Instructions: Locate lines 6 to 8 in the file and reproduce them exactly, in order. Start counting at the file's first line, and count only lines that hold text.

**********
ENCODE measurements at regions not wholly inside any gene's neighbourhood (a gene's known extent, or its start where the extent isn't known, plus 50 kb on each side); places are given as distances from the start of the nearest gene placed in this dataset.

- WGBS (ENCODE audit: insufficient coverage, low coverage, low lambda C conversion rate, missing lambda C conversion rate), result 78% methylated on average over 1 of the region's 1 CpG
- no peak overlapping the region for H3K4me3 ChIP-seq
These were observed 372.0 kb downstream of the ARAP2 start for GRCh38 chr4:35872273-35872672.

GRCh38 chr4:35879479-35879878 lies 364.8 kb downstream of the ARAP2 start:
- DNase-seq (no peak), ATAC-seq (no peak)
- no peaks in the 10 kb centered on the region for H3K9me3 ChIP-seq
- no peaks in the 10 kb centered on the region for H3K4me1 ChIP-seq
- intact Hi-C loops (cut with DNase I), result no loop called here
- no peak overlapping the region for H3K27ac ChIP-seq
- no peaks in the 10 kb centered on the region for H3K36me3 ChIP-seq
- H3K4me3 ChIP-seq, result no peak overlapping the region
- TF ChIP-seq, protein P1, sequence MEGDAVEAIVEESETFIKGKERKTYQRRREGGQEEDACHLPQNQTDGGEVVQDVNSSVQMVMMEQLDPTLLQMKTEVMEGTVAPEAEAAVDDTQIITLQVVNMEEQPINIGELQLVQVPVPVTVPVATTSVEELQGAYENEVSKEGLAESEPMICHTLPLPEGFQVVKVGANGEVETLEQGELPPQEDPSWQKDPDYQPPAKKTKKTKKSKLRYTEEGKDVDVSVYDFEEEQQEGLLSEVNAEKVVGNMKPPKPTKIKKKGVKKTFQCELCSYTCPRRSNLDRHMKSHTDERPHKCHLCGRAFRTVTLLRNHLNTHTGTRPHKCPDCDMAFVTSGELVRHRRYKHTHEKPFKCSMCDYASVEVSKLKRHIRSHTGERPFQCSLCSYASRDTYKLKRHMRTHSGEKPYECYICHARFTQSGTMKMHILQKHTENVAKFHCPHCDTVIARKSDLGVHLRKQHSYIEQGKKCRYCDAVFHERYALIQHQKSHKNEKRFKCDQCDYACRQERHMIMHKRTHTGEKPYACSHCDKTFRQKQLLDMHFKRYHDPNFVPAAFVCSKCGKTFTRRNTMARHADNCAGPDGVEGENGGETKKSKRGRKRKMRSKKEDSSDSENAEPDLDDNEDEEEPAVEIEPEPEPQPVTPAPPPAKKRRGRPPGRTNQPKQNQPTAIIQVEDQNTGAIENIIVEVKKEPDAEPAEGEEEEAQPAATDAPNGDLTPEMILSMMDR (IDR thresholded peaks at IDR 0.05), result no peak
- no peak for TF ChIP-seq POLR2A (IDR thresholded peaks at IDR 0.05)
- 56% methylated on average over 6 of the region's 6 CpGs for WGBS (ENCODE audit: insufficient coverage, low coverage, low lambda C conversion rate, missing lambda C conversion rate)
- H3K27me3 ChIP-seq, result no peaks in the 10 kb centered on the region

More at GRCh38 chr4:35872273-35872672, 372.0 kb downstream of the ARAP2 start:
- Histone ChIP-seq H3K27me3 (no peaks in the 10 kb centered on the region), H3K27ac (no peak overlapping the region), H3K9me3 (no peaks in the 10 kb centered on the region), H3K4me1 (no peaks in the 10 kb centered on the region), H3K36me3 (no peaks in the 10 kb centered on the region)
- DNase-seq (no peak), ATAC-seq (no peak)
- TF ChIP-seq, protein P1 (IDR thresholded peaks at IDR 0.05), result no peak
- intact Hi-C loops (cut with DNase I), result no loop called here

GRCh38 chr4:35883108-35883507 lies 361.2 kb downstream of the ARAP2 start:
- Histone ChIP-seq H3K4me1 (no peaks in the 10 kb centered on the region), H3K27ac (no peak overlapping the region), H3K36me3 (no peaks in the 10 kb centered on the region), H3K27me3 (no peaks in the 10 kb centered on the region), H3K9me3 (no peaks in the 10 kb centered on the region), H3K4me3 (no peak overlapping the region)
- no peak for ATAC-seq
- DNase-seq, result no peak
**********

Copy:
- DNase-seq (no peak), ATAC-seq (no peak)
- no peaks in the 10 kb centered on the region for H3K9me3 ChIP-seq
- no peaks in the 10 kb centered on the region for H3K4me1 ChIP-seq